Review: Vauxhall Adam (2013)
Huge amount of personalisation for interior and exterior. Good level of standard equipment. Much improved later engines.
Limited interior space. Original engines were dull and dated. Not special to drive.
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Vauxhall Adam (2013): At A Glance
- New prices start from £13,450, brokers can source from £9,495
- Contract hire deals from £151.88 per month
- Insurance Groups are between 3–16
- On average it achieves 82% of the official MPG figure
Given the success of cars like the MINI, the FIAT 500 and the Citroen DS3, it’s easy to see why Vauxhall decided to introduce the Adam. It’s available with a huge range of customisation options including a contrasting roof, a selection of alloy wheel designs, various interior colours and even an illuminated head lining.
In fact, the range of options is possibly more comprehensive than that of any other car. There’s a colour combination to suit all tastes and styles, from aggressive and sporty to cute and cuddly. Unfortunately this brings problems – it’s very easy to get carried away with the options list and add a lot of extra cost when configuring your ideal car. Plus anything too garish could affect the resale value.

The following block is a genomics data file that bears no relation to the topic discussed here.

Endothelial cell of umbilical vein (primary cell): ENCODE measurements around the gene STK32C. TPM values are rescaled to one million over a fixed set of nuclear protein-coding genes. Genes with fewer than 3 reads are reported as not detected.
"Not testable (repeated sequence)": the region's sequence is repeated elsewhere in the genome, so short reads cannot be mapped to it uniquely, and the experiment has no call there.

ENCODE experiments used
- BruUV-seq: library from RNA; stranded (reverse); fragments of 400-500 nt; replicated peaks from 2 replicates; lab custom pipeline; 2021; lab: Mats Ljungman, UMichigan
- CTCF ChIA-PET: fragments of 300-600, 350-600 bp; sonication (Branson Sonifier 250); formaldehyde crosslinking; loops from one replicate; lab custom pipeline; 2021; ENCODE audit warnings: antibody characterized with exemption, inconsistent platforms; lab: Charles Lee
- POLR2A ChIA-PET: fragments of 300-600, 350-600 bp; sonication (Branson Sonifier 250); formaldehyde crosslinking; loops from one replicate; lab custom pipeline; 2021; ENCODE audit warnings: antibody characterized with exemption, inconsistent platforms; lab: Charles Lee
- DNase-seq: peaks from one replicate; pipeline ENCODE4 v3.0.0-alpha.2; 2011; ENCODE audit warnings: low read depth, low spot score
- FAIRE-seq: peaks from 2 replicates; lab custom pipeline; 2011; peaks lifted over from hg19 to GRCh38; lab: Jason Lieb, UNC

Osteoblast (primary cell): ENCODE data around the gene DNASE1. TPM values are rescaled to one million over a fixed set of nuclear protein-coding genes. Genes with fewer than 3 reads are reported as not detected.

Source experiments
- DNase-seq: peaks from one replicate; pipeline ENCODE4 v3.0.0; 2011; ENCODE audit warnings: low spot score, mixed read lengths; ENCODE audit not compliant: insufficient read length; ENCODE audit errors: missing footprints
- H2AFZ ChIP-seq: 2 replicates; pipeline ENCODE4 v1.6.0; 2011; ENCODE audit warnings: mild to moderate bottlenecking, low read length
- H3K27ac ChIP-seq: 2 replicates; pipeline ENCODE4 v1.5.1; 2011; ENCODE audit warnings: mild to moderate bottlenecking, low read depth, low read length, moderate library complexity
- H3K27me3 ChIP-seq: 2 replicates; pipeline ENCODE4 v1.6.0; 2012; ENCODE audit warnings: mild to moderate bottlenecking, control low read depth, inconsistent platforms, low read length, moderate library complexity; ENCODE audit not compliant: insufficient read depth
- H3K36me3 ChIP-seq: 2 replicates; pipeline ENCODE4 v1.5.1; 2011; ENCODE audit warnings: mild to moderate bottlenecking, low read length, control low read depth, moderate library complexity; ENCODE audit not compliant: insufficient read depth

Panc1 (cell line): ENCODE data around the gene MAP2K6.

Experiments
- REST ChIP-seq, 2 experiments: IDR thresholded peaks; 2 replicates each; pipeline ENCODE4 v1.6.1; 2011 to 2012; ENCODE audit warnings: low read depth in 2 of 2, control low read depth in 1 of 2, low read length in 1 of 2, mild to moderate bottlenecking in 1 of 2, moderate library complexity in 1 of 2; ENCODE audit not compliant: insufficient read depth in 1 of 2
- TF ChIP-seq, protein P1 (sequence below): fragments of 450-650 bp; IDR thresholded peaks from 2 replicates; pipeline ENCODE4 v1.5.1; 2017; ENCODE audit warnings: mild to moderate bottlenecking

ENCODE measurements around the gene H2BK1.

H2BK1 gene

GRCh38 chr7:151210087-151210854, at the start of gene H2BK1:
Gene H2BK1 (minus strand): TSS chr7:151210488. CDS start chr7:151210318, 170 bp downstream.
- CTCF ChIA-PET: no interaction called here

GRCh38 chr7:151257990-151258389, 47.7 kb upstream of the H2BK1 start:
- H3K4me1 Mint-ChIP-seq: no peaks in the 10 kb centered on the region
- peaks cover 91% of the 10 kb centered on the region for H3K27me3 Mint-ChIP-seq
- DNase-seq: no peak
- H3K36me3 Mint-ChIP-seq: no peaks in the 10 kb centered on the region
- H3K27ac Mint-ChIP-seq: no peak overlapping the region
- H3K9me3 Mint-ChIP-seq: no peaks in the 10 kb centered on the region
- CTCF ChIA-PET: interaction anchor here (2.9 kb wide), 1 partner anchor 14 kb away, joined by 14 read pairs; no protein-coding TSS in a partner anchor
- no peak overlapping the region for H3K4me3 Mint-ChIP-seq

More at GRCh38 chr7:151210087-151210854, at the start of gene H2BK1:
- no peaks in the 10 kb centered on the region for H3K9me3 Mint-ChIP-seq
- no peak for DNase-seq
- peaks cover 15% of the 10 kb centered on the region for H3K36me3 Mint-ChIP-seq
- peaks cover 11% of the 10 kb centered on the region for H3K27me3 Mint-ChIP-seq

The initial range of engine choices is similar to the Corsa, with a 1.2-litre petrol producing 70PS and a 1.4-litre petrol producing either 87PS or 100PS. None of these is particularly impressive and refinement, performance and economy could be better. The most frugal model manages a respectable but unremarkable 56.5mpg, but it emits 117g/km, lagging behind the likes of the Fiat 500 and Citroen DS3.
It wasn't until 2014 that the new 998cc 3-cyinder turbo engine was introduced with outputs of 90PS and 115PS, both with the benefit of 99g/km CO2 making if free annual VED.
Practicality isn't great. There’s not much space in the back seat, with little leg or headroom. Only two back seats, and even children struggle to fit if there are tall occupants up front. Furthermore the boot is fairly tight at 170 litres and it has a high load lip, so it’s awkward to load heavy items. Thankfully, folding the rear seats frees up 600 litres of space, which is plenty for bulky objects.